O God, who willed that
    when your Son was lifted high on the Cross,
    his Mother should stand close by and share his suffering,
    grant that your Church,
    participating with the Virgin Mary in the Passion of Christ,
    may merit a share in his Resurrection.

    And today’s OF communion antiphon:

    Rejoice when you share in the sufferings of Christ,
    that you may also rejoice exultantly when his glory is revealed.

  2. jlong says:

    Fr, do you think there is enough development of Doctrine to declare Mary as Coredemptrix. I read Ratzinger was not to keen on the terminology, what do you think?

  3. Tom in NY says:

    “The memorial of the sorrowing Virgin Mary. Standing at the foot of the Cross, she is faithfully and very closely aligned with the life-bringing passion of the Son. She shows herself as the new Eve, in that, just as the disobedience of the first woman brought death, Mary’s wondrous obedience would bring life.”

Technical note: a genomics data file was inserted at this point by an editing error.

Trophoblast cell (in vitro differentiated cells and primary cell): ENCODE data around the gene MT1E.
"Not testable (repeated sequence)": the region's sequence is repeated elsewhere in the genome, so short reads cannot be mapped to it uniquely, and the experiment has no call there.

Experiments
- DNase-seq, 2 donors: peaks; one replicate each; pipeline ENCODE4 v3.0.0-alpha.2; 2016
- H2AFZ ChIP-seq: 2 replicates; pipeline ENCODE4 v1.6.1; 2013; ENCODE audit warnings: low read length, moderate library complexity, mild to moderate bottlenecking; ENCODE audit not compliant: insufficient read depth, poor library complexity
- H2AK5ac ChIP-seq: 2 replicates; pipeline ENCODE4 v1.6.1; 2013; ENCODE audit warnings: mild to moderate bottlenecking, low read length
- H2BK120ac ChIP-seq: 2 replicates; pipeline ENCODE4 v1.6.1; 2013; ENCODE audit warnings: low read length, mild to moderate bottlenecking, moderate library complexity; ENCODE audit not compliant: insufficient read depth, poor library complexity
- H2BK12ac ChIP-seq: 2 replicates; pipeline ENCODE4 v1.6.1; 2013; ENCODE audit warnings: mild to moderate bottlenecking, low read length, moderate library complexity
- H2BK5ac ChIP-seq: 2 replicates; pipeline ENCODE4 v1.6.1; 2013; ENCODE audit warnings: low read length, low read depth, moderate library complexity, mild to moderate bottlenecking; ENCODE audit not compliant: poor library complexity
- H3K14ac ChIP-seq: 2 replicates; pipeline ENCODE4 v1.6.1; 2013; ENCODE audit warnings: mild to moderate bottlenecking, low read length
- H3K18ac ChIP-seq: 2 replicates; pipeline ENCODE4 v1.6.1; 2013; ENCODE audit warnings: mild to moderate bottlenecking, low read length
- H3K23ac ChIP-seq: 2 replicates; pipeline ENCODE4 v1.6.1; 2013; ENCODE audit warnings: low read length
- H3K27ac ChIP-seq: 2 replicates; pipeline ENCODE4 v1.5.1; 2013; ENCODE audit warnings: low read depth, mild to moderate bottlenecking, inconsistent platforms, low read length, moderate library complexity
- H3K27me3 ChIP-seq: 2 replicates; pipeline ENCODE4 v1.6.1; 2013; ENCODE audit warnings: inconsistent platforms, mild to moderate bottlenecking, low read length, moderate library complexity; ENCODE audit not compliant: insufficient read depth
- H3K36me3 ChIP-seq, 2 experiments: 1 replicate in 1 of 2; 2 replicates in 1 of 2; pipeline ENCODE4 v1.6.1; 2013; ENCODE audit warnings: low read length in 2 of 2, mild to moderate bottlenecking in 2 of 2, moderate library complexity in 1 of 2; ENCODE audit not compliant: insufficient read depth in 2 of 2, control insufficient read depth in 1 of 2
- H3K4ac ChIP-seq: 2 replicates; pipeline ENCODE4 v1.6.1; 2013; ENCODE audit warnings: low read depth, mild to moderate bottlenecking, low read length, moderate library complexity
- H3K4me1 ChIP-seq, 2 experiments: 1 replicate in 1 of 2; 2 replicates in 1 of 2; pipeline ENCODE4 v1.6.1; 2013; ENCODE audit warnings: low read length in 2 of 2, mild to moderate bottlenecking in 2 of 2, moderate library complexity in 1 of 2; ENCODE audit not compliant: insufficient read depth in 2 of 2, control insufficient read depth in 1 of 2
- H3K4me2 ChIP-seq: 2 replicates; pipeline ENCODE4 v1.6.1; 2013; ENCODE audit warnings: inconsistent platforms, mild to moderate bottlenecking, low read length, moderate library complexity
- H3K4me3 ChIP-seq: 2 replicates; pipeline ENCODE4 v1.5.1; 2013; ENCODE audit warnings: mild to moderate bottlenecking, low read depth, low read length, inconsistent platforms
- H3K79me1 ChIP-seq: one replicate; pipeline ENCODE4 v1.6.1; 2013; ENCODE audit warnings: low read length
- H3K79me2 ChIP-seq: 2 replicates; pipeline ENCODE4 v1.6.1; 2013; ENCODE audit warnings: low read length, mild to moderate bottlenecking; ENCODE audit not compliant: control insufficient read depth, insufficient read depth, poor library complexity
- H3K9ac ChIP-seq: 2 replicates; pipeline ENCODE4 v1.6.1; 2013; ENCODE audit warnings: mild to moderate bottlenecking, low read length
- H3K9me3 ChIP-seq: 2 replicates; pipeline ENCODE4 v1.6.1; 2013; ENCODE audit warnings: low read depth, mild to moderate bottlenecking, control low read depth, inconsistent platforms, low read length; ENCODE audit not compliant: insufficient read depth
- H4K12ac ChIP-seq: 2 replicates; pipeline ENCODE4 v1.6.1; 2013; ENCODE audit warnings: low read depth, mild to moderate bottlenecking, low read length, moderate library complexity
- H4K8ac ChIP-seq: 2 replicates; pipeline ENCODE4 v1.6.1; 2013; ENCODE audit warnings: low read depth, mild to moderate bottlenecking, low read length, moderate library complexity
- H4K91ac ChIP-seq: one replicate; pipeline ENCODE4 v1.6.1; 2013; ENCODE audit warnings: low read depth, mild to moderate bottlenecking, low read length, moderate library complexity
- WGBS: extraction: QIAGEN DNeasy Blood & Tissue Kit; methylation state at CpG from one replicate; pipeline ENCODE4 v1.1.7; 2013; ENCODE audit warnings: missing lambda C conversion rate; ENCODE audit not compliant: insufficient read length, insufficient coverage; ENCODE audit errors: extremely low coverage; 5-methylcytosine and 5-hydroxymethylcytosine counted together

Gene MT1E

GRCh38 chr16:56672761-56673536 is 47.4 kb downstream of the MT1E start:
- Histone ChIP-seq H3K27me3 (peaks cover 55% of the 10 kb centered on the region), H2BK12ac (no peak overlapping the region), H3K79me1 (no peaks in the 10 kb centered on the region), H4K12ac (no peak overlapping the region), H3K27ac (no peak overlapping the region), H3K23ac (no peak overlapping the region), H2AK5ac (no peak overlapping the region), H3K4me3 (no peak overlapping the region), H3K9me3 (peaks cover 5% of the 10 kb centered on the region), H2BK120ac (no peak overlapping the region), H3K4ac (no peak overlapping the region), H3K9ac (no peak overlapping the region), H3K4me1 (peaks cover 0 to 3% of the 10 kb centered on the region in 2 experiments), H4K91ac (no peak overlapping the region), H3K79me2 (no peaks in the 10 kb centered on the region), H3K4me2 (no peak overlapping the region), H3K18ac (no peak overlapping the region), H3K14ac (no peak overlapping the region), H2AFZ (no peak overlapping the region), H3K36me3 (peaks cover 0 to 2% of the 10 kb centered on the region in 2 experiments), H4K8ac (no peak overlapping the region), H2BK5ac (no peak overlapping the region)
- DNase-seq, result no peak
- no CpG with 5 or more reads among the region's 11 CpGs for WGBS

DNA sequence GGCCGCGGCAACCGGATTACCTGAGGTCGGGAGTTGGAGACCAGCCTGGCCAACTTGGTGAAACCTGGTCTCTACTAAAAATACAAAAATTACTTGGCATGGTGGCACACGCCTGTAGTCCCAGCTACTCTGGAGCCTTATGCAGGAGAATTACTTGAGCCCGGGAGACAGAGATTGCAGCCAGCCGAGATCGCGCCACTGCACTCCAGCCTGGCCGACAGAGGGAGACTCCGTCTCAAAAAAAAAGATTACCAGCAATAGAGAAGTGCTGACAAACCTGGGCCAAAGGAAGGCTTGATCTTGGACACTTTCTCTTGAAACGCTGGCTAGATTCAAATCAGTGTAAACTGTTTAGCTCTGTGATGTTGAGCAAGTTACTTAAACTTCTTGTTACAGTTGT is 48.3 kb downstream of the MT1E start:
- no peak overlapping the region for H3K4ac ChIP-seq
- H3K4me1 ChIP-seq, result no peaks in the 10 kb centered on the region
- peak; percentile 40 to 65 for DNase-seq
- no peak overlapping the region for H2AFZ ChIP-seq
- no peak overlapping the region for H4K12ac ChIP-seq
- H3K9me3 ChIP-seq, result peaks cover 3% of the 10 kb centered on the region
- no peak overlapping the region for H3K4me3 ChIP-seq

Readers may note the Latin using prepositions to reinforce the verbs, as in perdolere, adstans, exstitit, conferre (2x). They may also notice the contrasts between death and life in the last Latin clause. Cf. also jlong comments above, following sociata.
    Ut dicitur, lingua latina una sententia, anglica tres loquitur.
    Salutationes omnibus.

  4. Pingback: Our Sorrowful Mother, Queen of Martyrs | Fr. Z’s Blog | Deaconjohn1987's Blog

  5. pjsandstrom says:

    I am disappointed that you do not answer your own question — the identification of the Seven